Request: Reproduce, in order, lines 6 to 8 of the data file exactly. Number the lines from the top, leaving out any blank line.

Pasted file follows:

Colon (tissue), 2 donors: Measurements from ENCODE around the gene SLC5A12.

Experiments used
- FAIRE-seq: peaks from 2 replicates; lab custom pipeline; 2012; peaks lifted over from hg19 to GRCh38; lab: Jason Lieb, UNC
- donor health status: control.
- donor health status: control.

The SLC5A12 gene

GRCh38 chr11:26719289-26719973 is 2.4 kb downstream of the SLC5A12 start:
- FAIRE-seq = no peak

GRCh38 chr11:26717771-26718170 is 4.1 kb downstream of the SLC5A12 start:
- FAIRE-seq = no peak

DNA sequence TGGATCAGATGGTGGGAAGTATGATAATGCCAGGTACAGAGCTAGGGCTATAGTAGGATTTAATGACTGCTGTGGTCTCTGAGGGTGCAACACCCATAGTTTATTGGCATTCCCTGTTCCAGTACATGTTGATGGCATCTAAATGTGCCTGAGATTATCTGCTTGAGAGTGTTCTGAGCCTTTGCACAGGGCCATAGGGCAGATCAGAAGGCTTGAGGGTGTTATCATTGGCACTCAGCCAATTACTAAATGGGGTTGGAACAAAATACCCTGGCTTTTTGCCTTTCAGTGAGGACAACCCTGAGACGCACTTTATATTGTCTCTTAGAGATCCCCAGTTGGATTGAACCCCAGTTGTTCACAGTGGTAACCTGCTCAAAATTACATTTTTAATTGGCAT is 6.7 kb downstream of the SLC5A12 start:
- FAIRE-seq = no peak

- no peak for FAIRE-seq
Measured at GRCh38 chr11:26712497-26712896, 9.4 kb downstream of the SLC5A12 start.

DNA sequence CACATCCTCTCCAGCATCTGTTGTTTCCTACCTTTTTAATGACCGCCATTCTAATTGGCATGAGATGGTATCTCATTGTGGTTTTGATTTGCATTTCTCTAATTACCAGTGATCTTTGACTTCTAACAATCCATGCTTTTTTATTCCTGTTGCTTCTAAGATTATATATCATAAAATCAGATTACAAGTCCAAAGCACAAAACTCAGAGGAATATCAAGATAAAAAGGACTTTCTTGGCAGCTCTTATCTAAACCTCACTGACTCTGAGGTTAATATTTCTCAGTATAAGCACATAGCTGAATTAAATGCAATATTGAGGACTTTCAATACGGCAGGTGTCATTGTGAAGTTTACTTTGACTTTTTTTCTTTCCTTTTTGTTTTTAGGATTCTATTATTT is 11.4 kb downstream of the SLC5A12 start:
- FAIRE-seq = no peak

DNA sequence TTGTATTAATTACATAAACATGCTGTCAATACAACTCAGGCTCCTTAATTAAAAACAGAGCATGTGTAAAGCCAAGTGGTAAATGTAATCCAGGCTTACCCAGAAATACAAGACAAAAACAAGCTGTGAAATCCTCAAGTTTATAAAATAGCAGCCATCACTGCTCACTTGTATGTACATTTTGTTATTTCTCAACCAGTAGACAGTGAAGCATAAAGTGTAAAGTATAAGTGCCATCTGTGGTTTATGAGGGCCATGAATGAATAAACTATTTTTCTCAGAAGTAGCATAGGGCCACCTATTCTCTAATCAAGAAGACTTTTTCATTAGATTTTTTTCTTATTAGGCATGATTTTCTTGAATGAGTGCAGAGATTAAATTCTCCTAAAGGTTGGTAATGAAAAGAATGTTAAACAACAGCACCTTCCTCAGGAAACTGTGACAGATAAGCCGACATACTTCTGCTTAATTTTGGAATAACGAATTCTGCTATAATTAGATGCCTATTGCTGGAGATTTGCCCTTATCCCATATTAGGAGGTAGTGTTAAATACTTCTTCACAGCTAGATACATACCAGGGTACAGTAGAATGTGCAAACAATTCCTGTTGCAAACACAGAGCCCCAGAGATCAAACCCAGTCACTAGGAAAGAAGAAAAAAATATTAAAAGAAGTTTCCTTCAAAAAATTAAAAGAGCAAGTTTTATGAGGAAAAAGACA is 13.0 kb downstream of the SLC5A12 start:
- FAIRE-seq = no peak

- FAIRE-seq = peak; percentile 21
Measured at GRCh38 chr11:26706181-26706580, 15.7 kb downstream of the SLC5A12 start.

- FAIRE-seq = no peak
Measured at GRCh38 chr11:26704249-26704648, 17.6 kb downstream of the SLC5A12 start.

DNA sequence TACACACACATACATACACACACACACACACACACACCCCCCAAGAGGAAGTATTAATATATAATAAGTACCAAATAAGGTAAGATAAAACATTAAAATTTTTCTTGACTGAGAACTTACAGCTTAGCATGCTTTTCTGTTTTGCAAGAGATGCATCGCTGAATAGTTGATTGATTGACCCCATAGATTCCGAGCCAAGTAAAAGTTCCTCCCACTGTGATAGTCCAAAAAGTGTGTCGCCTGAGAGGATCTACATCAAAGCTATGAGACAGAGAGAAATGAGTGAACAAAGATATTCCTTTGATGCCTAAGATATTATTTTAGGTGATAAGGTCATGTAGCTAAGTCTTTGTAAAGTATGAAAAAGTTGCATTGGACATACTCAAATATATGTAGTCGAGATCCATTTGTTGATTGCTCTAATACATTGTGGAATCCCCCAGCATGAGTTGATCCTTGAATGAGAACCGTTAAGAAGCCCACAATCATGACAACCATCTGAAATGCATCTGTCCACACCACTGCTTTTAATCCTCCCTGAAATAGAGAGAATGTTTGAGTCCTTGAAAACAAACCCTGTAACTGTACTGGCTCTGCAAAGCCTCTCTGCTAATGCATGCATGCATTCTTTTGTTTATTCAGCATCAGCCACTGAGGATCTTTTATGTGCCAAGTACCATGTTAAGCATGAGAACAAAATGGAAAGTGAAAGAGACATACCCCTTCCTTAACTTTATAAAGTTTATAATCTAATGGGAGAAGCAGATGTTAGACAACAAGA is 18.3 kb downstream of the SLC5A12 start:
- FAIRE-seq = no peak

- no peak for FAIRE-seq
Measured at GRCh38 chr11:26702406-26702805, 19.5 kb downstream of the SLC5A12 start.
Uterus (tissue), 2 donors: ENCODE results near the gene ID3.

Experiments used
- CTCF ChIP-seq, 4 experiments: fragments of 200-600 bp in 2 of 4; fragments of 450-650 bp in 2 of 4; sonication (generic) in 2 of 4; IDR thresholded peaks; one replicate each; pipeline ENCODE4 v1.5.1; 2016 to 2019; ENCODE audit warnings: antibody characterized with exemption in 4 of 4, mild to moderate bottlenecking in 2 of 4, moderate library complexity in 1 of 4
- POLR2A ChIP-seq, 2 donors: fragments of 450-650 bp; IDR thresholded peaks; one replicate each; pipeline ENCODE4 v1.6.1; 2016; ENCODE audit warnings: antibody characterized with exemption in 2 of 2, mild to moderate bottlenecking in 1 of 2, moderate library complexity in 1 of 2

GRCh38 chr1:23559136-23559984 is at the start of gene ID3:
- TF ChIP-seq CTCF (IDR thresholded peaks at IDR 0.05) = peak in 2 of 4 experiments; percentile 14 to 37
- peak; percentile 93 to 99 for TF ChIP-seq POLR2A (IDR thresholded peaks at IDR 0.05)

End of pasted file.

The SLC5A12 gene

GRCh38 chr11:26719289-26719973 is 2.4 kb downstream of the SLC5A12 start:
- FAIRE-seq = no peak